Approximately 90% of carcinomas arising in patients with hereditary non-polyposis colorectal adenocarcinoma and 10–15% of sporadic colorectal adenocarcinomas are associated with the phenomenon of microsatellite instability (MSI) and mutations or promoter methylation in the MLH1 and MSH2 mismatch repair (MMR) genes.8,13 Other MMR genes include MSH3, MSH6, PMS1, and PMS2. These genes play a smaller role in the pathogenesis of hereditary non-polyposis colorectal adenocarcinoma and sporadic colorectal adenocarcinomas. MSI and defects in the MMR genes are generally investigated by DNA microsatellite analysis or gene sequencing. However, these DNA techniques are expensive and labour intensive. In recent years, immunohistochemistry (IHC) for MLH1 and MSH2 nuclear protein expression has been shown to be useful as a primary screening test for MMR gene defects.14,15 In a large study by Lindor et al,14 IHC showed a 100% specificity and 92% sensitivity in classifying colorectal adenocarcinomas for MMR competency. Based on the histological similarities between colorectal carcinoma and ITACs, and the reported low prevalence of K-ras mutations and somewhat conflicting data regarding p53 status in ITACs, we explored the possibility that MSI and the DNA mismatch repair pathway are involved in the pathogenesis of ITAC. For this purpose, we used a panel of monoclonal antibodies against the MLH1, MSH2, MSH3, and MSH6 gene products.

In addition, because mutations of the APC gene, found in approximately 70% of sporadic colorectal adenocarcinomas,8 and activating mutations in the β catenin gene lead to the accumulation of β catenin in the cytoplasm and nucleus of colorectal tumour cells,16 we also explored the possibility of dysfunction of E cadherin–β catenin complexes in ITAC by IHC using antibodies for β catenin and E cadherin.

MATERIAL AND METHODS

All 10 cases were retrieved from surgical pathology files on the basis of an original pathological diagnosis of sinonasal ITAC. Original haematoxylin and eosin stained slides were reviewed by two of the authors (BP-O, NNH) and the original diagnoses were confirmed in all cases. A representative formalin fixed, paraffin wax embedded block from each case was selected for immunohistochemical studies using the antibodies listed in table 1. All immunostaining was performed manually with microwave antigen retrieval and overnight incubation with the primary antibodies. The staining was completed using the ultrastreptavidin–horseradish peroxidase detection system (ID Laboratories Biotechnology, London, Ontario, Canada) and colour development was performed using the NovaRed substrate kit (Vector Laboratories, Burlingame, California, USA). Sections of normal colon and sporadic colonic adenocarcinomas were used as positive controls, respectively. The expression of MLH1, MSH2, MSH3, and MSH6 was considered positive if there was definitive nuclear staining in any of the tumour cells. Beta catenin and E cadherin staining were considered positive if clear membrane immunoreactivity was present. Special attention was paid to the presence of aberrant cytoplasmic and nuclear expression of β catenin. The immunohistochemical stains were evaluated semiquantitatively and scored as: negative (0% positive cells), mild (> 1–25% positive cells), moderate (> 25–50% positive cells), and strong (> 50% positive cells).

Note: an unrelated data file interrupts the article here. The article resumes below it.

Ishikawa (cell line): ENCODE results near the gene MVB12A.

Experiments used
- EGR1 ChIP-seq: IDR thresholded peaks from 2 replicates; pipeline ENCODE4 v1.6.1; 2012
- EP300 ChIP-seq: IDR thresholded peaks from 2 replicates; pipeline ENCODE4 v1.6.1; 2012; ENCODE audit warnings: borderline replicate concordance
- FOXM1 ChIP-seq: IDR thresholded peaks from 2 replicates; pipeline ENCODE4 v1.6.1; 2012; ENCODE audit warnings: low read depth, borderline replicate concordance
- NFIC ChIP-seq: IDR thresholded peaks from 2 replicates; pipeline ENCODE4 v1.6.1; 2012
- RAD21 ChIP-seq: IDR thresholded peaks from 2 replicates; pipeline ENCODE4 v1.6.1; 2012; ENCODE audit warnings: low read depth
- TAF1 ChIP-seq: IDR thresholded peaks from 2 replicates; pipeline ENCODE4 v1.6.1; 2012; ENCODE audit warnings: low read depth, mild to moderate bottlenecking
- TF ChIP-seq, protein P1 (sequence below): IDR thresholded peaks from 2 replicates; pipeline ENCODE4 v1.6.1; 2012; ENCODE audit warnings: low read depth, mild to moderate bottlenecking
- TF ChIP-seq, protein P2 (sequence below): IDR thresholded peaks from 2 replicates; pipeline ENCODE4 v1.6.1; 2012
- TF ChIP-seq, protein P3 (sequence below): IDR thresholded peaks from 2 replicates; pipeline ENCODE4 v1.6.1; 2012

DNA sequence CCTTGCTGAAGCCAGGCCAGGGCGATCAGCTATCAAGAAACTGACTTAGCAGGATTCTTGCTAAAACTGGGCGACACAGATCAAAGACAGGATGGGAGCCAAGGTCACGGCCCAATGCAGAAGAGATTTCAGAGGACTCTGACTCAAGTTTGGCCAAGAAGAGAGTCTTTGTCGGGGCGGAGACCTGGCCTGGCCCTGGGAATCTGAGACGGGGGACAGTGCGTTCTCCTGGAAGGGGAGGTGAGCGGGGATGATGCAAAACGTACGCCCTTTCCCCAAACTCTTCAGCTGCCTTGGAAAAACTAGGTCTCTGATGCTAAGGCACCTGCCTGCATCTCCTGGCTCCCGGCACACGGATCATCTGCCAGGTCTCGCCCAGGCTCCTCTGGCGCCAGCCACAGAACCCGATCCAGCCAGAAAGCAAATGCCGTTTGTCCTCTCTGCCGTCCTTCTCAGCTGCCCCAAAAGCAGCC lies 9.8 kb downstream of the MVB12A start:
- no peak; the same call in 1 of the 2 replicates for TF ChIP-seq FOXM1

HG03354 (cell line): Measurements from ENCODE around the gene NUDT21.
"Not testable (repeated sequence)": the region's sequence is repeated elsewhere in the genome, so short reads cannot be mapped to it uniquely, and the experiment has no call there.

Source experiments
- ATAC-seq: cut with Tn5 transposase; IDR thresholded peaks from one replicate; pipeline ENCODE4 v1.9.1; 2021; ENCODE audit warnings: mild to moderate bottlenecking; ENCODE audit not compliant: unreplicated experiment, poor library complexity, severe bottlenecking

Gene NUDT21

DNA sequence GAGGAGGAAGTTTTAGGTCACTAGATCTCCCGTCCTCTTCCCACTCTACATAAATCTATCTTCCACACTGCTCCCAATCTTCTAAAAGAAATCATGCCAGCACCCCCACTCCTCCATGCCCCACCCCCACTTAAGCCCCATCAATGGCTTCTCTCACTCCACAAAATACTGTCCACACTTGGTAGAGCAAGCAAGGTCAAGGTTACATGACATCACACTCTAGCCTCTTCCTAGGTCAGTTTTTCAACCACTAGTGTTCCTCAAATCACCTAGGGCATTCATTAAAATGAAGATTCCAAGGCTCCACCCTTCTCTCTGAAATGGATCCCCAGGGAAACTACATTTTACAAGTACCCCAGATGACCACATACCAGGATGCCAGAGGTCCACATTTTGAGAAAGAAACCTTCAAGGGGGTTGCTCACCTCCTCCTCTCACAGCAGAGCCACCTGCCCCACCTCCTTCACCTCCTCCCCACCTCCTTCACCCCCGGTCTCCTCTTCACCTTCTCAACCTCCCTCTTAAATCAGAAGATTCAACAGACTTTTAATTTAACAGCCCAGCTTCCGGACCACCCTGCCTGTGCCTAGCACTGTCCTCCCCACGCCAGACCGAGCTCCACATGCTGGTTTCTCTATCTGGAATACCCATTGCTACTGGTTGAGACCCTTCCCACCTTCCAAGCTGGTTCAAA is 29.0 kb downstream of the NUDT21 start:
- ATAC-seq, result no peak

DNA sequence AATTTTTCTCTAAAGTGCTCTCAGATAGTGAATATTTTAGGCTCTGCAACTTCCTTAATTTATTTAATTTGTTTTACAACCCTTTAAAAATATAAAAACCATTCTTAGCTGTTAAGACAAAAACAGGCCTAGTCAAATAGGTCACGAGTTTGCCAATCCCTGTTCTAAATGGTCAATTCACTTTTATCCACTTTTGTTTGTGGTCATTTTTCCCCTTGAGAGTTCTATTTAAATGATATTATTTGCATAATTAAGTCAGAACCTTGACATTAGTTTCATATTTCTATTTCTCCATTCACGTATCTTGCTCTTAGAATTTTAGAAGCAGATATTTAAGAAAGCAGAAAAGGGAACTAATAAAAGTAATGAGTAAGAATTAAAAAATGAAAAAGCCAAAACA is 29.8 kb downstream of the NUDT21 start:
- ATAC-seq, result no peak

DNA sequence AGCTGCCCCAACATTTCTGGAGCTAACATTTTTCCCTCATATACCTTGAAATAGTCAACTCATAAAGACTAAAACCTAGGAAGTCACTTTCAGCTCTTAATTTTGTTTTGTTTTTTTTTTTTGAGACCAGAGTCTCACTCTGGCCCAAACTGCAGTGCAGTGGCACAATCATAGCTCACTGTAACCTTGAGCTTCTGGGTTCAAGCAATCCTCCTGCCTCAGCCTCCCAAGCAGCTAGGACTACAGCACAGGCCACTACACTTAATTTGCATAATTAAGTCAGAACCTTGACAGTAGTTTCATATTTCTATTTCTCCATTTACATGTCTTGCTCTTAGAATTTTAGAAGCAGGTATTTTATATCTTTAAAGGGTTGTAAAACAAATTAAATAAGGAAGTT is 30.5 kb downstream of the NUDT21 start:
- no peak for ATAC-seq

Table 1

 Details of the antibodies used in our study

RESULTS

Nine patients were male and one was female. None of the patients had a known history of occupational exposure to hardwood dust. The age at presentation ranged from 21 to 87 years (mean, 63). Five tumours arose in the ethmoid sinus, three in the maxillary sinus, one in the nasal cavity, and one in the sphenoid sinus.

The 10 cases of ITAC comprised five colonic type (fig 1A), four papillary (fig 1B), and one mixed with papillary architecture and abundant extracellular mucin production. Table 2 summarises the immunohistochemical results. Nine cases showed strong nuclear expression of MLH1 (fig 2A), whereas one case showed moderate staining. All 10 cases were strongly positive for MSH2 and MSH3 (figs 2B, C). MSH6 was strong in nine cases and moderate in one (fig 2D). All cases showed membrane staining for E cadherin and β catenin. E cadherin staining was strong in seven cases (fig 3A) and moderate in three cases. Beta catenin expression was strong in all 10 cases (fig 3B). No case showed cytoplasmic or nuclear staining for β catenin or E cadherin.

Table 2

 Immunohistochemical results

Figure 1

 (A) Colonic intestinal-type sinonasal adenocarcinoma (ITAC) and (B) papillary-type ITAC.

Figure 2

 Intestinal-type sinonasal adenocarcinomas with strong nuclear staining for (A) MLH1, (B) MSH2, (C) MSH3, and (D) MSH6.

Figure 3

 Intestinal-type sinonasal adenocarcinoma with typical diffuse membranous staining for (A) E cadherin and (B) β catenin.

DISCUSSION